Kanjon Mrtvice

Mike here. We went for a hike this Wednesday to a place called Kanjon Mrtvice. Mrtvice is pronounced Mert-vi-ts-ey. ( All j’s are pronounced like y’s.)  It is an hour and a half away on the winding, mountainous, tunneled road to Belgrade, Serbia.

On the way to the actual canyon part of the hike, we came across a farm and a nice old man who was standing there on the road. He had a white lab that reminded me of my old dog, Wowser. He also had a small, yappy black dog that barked at us the whole time that we walked by the farm. We saw that he had another, vicious looking dog, but that one was tied to his kennel, so we weren’t to scared of him. The farm also boasted around 20 chickens that we could see, and a great deal of sheep that we did not see, but what we did see was the evidence of there being sheep. Lots of sheep. We heard their sheep-bells, too. I think they should all be placed under the category of “cowbells”.

Down the road a bit was another farm, with more hay and sheep, and a small cat that came out and graced us with her company. The farm also boasted a giant German shepherd that barked a great, deep moaning sound. These were both what families call village property, a land holding that has probably been in the family for more than a hundred years.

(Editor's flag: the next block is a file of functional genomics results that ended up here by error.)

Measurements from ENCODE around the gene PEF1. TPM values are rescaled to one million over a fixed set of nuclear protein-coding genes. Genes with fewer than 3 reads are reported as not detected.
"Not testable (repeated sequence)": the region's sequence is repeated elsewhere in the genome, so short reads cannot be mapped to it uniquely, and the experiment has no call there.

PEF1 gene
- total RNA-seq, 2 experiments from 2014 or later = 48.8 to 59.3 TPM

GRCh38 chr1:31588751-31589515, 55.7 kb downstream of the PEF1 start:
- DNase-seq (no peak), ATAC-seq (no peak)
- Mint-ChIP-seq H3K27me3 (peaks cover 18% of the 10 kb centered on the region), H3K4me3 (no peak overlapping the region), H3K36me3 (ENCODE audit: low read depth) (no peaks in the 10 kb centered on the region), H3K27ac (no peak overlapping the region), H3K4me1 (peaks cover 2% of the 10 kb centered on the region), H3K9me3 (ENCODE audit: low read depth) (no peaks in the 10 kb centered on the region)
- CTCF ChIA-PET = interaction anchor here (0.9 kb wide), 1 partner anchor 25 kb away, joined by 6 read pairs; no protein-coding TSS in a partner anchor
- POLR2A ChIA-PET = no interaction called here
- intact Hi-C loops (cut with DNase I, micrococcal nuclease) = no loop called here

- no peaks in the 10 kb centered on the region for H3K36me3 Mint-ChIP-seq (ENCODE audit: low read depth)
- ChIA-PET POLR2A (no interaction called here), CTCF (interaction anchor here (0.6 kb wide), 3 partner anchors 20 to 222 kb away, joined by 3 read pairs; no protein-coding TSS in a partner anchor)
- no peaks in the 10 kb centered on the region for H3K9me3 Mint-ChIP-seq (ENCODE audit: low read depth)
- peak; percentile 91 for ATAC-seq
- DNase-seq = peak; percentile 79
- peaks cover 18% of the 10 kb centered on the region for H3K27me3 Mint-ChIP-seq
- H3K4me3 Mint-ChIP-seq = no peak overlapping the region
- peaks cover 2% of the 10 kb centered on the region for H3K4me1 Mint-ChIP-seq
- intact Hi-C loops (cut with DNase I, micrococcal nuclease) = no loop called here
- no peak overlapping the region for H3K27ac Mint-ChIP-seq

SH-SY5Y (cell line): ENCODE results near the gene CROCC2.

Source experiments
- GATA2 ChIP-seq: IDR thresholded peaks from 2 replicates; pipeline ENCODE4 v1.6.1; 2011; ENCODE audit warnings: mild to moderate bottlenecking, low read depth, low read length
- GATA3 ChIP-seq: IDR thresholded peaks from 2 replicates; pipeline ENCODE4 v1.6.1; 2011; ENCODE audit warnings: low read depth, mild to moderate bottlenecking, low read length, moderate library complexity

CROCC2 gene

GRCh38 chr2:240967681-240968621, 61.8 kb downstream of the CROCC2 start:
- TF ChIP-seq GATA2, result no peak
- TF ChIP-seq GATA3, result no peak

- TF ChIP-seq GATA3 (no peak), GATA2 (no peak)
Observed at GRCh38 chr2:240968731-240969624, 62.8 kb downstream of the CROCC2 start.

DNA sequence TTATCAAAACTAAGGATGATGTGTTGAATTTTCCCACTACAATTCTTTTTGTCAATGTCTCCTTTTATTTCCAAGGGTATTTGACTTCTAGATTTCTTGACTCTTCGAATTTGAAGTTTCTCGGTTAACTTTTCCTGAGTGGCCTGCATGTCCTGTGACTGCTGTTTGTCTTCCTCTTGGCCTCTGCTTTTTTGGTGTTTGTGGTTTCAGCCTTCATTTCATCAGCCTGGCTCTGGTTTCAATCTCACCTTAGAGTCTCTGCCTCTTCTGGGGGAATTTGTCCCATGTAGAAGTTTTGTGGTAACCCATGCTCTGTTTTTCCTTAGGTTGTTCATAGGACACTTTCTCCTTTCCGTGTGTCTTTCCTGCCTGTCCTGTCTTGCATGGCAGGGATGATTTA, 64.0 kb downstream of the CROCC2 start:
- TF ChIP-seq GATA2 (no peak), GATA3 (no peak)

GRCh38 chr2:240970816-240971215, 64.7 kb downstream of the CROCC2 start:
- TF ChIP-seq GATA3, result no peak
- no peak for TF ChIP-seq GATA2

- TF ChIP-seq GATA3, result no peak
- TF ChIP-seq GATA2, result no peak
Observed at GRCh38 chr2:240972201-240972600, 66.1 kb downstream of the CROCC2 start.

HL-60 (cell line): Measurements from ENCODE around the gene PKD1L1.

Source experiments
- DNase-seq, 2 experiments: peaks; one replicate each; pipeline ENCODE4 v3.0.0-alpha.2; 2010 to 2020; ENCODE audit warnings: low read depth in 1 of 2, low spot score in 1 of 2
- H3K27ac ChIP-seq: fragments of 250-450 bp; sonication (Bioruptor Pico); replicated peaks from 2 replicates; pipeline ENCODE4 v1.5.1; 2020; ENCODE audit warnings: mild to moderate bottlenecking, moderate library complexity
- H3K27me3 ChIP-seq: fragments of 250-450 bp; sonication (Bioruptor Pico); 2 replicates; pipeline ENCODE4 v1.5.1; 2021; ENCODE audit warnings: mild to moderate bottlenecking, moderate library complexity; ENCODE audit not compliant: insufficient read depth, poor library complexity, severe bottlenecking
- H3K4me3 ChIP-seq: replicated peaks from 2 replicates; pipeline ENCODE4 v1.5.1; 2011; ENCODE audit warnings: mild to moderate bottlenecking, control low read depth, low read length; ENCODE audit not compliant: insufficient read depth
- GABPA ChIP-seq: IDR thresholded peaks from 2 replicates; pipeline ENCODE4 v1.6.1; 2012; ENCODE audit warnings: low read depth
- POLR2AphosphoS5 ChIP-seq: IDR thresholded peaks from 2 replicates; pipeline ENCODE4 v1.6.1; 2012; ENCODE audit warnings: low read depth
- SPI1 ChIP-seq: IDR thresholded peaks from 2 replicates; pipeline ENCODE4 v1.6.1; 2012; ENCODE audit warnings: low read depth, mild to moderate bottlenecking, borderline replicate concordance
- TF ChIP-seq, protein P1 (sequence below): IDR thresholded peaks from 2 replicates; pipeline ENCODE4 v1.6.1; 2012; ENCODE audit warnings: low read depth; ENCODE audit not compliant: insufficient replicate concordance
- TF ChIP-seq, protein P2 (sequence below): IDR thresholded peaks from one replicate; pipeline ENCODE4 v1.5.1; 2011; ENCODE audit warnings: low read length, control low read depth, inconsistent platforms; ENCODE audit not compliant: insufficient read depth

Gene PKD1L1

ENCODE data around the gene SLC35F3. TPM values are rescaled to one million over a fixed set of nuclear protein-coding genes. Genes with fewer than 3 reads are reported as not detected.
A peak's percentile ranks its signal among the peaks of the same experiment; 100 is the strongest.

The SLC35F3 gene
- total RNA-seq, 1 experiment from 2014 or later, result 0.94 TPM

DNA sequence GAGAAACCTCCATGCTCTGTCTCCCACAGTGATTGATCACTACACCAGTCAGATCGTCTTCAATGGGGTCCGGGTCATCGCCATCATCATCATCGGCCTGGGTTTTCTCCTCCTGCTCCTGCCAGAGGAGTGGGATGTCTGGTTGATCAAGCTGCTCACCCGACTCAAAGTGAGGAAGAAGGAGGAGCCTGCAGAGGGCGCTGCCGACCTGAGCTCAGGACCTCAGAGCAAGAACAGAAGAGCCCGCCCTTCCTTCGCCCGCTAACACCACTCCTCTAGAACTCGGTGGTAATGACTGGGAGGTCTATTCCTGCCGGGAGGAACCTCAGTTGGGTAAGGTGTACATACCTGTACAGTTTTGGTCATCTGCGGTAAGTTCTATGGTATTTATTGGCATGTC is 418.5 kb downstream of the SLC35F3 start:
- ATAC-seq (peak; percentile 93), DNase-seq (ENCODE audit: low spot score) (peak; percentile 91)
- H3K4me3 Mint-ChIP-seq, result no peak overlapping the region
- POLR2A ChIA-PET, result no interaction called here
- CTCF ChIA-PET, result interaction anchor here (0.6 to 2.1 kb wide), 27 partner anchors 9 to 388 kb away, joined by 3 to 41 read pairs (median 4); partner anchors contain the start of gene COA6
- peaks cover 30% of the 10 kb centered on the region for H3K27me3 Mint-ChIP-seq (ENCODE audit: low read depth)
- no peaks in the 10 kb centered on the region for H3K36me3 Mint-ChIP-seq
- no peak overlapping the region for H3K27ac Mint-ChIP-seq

We stopped earlier than planned because the heavy winter snow had fallen right on our path and, glacier-like, had not melted yet. Our guide, Peter Stonelake, was able to cross it,  but for the rest of us without boots it would have been risky. I was a little disappointed, but everyone else was relieved.

On the way back to our car, I was the only one to see an asp. It was a meter-long black snake that was about an inch around with a yellow stripe on its back. Peter warned us the small black snakes are the most poisonous and not to barre their way of escape (he’s British).

Village Farmhouse

Saturday School

Mike here. This Saturday I went to a friends school here, called the Stojan Cerovic Gimnazija. We went on a Saturday because there was a Big Snow and they couldn’t get to school for a week.  Danica (pronounced DAN-neetsa) is a friend of the Surbatovic’s, and who I met last time I came here, invited me to her school to see what it’s like. I was welcomed into her Chemistry class. However, the math teacher was more strict and did not let me in because she didn’t have permission to have a visitor in the class.